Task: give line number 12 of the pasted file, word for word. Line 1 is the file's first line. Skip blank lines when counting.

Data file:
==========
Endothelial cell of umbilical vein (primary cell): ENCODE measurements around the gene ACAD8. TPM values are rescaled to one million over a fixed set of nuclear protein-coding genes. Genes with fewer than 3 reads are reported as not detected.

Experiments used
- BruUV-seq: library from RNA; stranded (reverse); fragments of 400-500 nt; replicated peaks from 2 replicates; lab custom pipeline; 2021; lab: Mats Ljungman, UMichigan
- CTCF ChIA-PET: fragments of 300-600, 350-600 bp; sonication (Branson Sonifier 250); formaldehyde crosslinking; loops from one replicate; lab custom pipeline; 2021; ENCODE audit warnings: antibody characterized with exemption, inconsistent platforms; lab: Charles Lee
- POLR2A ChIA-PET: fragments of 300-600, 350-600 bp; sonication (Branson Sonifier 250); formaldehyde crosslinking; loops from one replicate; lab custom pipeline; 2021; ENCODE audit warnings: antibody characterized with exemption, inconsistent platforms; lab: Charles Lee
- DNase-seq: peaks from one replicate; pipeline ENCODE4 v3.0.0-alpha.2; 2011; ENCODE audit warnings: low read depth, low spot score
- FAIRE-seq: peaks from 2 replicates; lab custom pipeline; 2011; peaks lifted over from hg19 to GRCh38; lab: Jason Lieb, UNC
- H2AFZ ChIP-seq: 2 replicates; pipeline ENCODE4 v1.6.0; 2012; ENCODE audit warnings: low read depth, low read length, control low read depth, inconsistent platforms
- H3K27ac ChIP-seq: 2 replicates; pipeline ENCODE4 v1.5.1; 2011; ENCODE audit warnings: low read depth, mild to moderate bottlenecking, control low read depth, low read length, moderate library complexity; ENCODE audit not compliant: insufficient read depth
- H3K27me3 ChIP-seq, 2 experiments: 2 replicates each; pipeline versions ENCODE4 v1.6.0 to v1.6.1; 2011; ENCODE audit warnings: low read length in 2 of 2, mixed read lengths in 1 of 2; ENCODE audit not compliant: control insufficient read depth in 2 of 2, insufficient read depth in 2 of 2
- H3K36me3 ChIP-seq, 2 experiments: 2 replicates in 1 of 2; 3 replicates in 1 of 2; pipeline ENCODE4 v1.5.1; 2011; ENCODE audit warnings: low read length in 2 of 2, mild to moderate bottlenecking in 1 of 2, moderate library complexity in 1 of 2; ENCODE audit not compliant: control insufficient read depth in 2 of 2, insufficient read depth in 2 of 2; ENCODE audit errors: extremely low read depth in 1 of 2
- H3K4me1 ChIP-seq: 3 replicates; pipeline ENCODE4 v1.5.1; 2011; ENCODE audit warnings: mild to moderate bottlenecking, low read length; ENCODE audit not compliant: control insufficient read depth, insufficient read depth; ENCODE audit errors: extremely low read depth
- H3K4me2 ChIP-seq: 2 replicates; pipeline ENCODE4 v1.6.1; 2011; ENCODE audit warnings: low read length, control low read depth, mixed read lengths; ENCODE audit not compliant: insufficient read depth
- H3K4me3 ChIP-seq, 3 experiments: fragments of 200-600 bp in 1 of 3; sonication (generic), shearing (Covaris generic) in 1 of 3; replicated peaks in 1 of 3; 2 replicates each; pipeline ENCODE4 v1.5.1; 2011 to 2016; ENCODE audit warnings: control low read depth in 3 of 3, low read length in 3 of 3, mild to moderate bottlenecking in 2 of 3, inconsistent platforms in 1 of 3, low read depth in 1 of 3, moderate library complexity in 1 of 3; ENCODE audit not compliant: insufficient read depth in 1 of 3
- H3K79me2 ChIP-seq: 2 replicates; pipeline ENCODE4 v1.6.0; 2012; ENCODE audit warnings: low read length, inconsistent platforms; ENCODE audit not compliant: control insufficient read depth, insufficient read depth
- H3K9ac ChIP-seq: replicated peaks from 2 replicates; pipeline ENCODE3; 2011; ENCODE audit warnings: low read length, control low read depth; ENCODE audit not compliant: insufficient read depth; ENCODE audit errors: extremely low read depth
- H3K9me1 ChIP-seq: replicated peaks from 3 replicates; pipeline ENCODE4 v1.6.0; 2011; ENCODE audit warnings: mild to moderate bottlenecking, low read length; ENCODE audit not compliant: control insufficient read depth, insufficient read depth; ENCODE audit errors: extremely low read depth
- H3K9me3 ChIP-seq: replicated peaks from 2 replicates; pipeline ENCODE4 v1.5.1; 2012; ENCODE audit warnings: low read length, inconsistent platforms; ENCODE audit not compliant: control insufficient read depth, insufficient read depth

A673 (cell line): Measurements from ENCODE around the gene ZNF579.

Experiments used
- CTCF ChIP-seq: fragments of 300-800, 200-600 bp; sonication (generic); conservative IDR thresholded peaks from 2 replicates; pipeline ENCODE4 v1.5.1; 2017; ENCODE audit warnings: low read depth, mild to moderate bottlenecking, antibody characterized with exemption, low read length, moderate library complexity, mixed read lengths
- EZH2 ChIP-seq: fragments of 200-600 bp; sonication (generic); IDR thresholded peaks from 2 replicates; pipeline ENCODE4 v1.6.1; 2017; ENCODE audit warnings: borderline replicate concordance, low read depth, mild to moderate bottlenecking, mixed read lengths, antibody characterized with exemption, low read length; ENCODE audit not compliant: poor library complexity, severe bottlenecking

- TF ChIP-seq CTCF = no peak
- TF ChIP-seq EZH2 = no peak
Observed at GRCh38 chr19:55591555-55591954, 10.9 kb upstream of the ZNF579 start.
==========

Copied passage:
- H3K4me1 ChIP-seq: 3 replicates; pipeline ENCODE4 v1.5.1; 2011; ENCODE audit warnings: mild to moderate bottlenecking, low read length; ENCODE audit not compliant: control insufficient read depth, insufficient read depth; ENCODE audit errors: extremely low read depth